I am not yet saying the package is perfect, because obviously it does not have all the paints in the world (it cost enough to get the many existing swatches in and analysed) and it does occasionally come up with odd answers – often suggesting silver or other metallics for light greys, presumably because of their tonal similarity. But it has the big paint names included, and designer Joe Kutz is open to suggestions on improvements. As I don’t always have access to the web, I am hoping that Color Match emerges as a standalone offline product, and that in time it includes more and more paint ranges – especially W&N oils. Would I pay for it? Yes. It is that good.

In a similar vein, but rather less affordable, is the Matchstik. I came across this in an interior design magazine. It is a small device that you can hold up against a surface and it will read the colour, in about 10,000 graduations, again reporting back as a number. The shop offering the service made them available on loan, so that one might check that ones curtains matched ones cushions! I had other ideas. It is made by X-Rite in the States, and marketed in Europe by Sikkens. Oddly, I have not been able to find the device for sale, or even a price, but I get the distinct impression that this is not a few quid.  But as Tomorrow’s World always promised, a cheaper one will be along soon. Although, come to think of it, I am still waiting for my hover boots.

And Another Year Is Done

Usually I try to restrict myself to ten favourite products for the year end round up. Not going to happen this year. No sir. Be lucky to get under twenty. Here they are, in alphabetical order:

Anglian Miniatures’ Spanish Civil War and buildings

Artizan’s Thrilling Tales, Arthurians and Wild West

Asmodee’s Hell Dorado figures.

Black Hat’s early Samurai, hoping they expand the range.

Black Scorpion’s Old West, but not the Apaches…

Bolt Action’s Italians, SS and Falschirmjaeger

Caesar’s 20mm Biblicals

Dragon’s 1/72nd Armour, made and unmade

eBob’s 28mm Rebellion range, especially the horses

Graven Images’ 40mm Feudals

HLBSCo’s 40mm multi-part SWAT teams.

Italeri’s 20mm Napoleonics and 1/72nd Armour

Kingmaker Miniatures’ Hussites

Little Big Man Transfers – everything, really

Oshiro’s buildings – very promising start

Perry Miniatures’ 28mm & 40mm Napoleonics, HYW, Civilians etc

Rackham’s AT-43 mechs, but not much else

Sash & Sabre’s 40mm Napoleonics and Landsknechts

Silicon Dragon’s Colour Match 1.0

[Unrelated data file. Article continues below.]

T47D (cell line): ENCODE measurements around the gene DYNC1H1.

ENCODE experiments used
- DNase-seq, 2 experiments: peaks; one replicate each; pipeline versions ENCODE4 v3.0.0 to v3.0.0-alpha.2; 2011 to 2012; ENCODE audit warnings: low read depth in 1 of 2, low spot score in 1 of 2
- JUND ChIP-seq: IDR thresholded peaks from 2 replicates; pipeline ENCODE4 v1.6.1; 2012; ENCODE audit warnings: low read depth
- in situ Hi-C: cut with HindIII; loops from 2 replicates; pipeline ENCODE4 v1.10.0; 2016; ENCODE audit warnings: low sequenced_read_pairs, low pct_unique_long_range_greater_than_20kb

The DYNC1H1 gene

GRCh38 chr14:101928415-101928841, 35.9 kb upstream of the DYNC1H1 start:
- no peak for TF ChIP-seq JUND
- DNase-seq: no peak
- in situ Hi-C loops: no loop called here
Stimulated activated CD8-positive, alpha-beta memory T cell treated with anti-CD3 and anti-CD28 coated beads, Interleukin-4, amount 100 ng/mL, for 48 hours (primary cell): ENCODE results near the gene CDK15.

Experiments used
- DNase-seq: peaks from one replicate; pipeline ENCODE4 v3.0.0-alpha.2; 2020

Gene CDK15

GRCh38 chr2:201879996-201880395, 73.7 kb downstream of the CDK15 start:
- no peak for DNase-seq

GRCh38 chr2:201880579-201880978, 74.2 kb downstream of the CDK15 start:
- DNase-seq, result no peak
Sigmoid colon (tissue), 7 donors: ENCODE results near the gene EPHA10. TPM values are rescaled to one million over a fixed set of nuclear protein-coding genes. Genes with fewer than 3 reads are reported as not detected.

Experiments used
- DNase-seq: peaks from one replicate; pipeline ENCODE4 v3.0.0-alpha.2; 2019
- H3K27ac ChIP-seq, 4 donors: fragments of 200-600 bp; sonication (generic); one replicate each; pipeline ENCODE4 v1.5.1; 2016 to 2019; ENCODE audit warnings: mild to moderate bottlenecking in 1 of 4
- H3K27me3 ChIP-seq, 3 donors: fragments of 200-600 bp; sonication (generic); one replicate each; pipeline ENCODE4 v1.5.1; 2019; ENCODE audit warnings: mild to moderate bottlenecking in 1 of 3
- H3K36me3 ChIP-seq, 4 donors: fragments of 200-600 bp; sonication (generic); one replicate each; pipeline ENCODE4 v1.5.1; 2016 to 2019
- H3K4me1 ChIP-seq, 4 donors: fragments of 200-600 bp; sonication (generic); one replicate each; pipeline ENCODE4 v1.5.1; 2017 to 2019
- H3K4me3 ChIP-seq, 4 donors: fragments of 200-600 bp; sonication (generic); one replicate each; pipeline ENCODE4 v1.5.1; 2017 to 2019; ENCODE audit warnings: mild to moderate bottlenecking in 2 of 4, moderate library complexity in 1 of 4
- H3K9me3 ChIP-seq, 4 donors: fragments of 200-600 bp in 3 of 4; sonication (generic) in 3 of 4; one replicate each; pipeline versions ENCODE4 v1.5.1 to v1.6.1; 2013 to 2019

Tamiya’s 1/48th range

The Assault Group’s 30mm Napoleonic Austrians

Tom Meier, generally

Trident Design’s 40mm AWI range

Valiant’s 1/72nd Classic Germans

WestWind’s Samurai

Zvezda’s 20mm Egyptians, Vikings etc

And I am sure I have missed a few, even with that lot. Given my unusual taste, this range of product is indicative of a great time to be in the hobby. Next year looks even better! But while there is no doubt a Golden Age in terms of product quality, choice and availability, and to an extent relative cost, we are still looking at some worrying signs, even without unwelcome re-enactors.

I think it is now clear that the show circuit is contracting, as many of us thought it must. Compared to the peak of a few years ago, several events have disappeared – interesting that while shows lapse for very good reasons (Walthamstow, Colchester, Stockton etc), they don’t always re-surface. It will, for instance, be very interesting to see if SELWG makes it back. I sincerely hope it does, as it left a big hole in my calendar, and many traders I have spoken to were chasing the business lost.

Prices are clearly rising, much in keeping with other drains on our wallets, which I hope means that more traders are making a decent return, with more and more able to go it full time. While we punters would prefer the bargains of years past, I feel it is still an affordable hobby for now. Whether it is an accessible hobby is a different matter. With some 28mm figures at £2 to £3, and rule sets regularly topping £15 or £20, I feel there will be a crunch point that pushes many newcomers and existing hobbyists towards skirmish games. Fortunately 20mm plastics are looking up all the time, and still provide great value for money, but are slightly spoilt by some companies allowing scale creep. Quality across the hobby is improving by the month, and we haven’t even started to feel the impact of 3d prototyping. But we still have ranges not being finished… I am still waiting for a guilty manufacturer to drop me a line and explain why. In return I can explain why some buyers won’t jump and buy until they have seen commitment from the sculptor. Meanwhile, I am putting it down to having both sculpting talent and the butterfly gene.

That said, I remain as positive about the hobby as I have been since the Seventies. I could, quite happily, sit for all my free time painting, modelling, making terrain and reading rules. I have played more games in 2007 than in the previous decade. Apart from a fairly solid commitment to 40mm Feudals and my 20mm Egyptians, I am still flitting around, but even that is not troubling me as it once did. The hobby is rich, varied and fulfilling, and I am really enjoying it.

Lead Neutral

At least three people (quite a chunk of my readership) have asked me if I maintained my pledge to sell or paint more figures than I bought in 2007. I did, just, but only by selling a load of Foundry spares over Christmas! The net outflow was about 30 figures, which I aim to improve upon substantially this year. Of course, if you counted plastics, I am in the hole to the tune of 300 or more… I certainly don’t feel too badly about that.